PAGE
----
1 The number of Incapacity Benefit
1. Incapacity benefits are a group of benefits claimed
by working age people on the grounds of disability or ill-health.
During 2008-09, the Department for Work and Pensions (the Department)
spent £12.6 billion on incapacity benefits.
2. The number of people claiming incapacity benefits
peaked in 2003 at 7.7% of the working age population.
In August 2009, the number was 2.63 million (7.2% of the working
age population), and has remained in excess of 2.5 million for
over a decade (Figure 1).
Some 1.5 million of the 2.6 million people currently on incapacity
benefits have been in receipt for more than five years, indicating
that this a deeply intractable issue.
Around 650,000 people leave incapacity benefits every year and
whilst the Department does not have reliable information on the
destinations of around a quarter of these, it estimates that at
least 55% move on to other benefits like Jobseeker's Allowance
and Retirement Pension.Figure
1: Incapacity benefits claimants volumes over time
Source: DWP Work and Pensions Longitudinal Study
3. In 2006, the Department set an objective to reduce
the volume of incapacity benefits claimants by one million between
2005 and 2015. A key
part of its strategy to achieve this target has been mandatory
participation in the Pathways employment support programme for
new claimants of incapacity benefits. In contrast, most long-term
claimants have so far not been required to participate in Pathways,
but can do so voluntarily.
The Department also introduced the requirement for new claimants
to attend work-focused interviews in order to receive their benefit,
and to undertake a medical assessment earlier in their benefit
claim than in the past.
4. In October 2008, the Department introduced a new
benefit called the Employment and Support Allowance for all new
incapacity benefits claims. The Allowance established a new medical
assessment to help determine eligibility for the benefit which,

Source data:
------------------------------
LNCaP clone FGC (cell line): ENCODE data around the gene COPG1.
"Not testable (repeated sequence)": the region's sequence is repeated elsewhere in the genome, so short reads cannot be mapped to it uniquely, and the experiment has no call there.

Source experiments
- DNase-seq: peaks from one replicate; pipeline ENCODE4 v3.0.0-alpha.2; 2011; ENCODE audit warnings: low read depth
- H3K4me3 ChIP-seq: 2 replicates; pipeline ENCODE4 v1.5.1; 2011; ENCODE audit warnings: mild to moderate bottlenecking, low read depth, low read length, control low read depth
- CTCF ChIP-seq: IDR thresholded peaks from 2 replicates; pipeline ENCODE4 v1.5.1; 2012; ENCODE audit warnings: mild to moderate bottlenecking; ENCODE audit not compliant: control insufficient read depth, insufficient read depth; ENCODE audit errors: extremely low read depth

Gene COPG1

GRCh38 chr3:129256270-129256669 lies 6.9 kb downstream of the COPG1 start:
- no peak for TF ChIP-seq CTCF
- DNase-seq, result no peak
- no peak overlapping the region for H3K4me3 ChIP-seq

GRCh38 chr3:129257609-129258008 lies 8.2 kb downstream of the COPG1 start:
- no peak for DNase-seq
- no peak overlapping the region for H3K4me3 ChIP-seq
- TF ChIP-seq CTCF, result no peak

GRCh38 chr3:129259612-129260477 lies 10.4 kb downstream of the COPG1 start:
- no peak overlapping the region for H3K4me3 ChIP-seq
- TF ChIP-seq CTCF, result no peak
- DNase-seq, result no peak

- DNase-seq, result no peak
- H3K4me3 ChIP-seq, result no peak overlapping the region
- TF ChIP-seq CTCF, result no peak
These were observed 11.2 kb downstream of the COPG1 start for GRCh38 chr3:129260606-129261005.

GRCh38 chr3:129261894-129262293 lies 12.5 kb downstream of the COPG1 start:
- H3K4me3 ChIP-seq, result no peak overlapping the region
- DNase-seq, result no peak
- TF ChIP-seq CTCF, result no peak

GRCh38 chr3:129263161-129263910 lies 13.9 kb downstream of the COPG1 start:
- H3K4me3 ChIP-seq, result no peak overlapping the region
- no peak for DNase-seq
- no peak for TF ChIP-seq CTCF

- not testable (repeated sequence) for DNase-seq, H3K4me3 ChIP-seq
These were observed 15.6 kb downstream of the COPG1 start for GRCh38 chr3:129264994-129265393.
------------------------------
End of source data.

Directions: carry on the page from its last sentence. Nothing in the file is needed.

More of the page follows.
following the Pathways experience, is completed much earlier in
the claim. The Employment and Support Allowance also incorporated
the programme of Pathways obligatory work-focused interviews (Figure
2: Employment support routes for someone claiming incapacity benefits
5. The Department uses external contractors ('prime
providers') to lead the delivery of Pathways in 60% of Jobcentre
Plus districts, paying 70% of the contract value on the basis
of performance achieved. In the remaining 40% of districts, Pathways
is led by Jobcentre Plus, but it also draws on the NHS and external
contractors to support delivery.
6. The Department accepted that the Pathways programme
has not achieved the results intended in terms of the number of
people helped into work or net financial savings and, for the
£793 million spent on it to end March 2010, Pathways has
not provided a net return to the Exchequer.
Although there has been a reduction of 125,000 claimants in receipt
of incapacity benefits between February 2005 and August 2009,
the Department accepted that Pathways will have contributed only
modestly to this reduction, and cannot determine precisely its
7. Moving those new and repeat claimants who are
required to participate in Pathways into employment has proved
harder than the Department expected. This has impacted both on
the performance of the programme as a whole and on the performance
2 C&AG's Report, para 2 Back
Q 186 Back
C&AG's Report, para 1.1 Back
Q 167 Back
Ev 22 Back
C&AG's Report, para 1.5 Back
C&AG's Report, para 8 Back
C&AG's Report, para 10 Back
Derived from C&AG's Report, Figure 2 Back
C&AG's Report, para 9 Back
Qq 126-129 and 166 Back
Qq 158 and 159 Back
Q 134 Back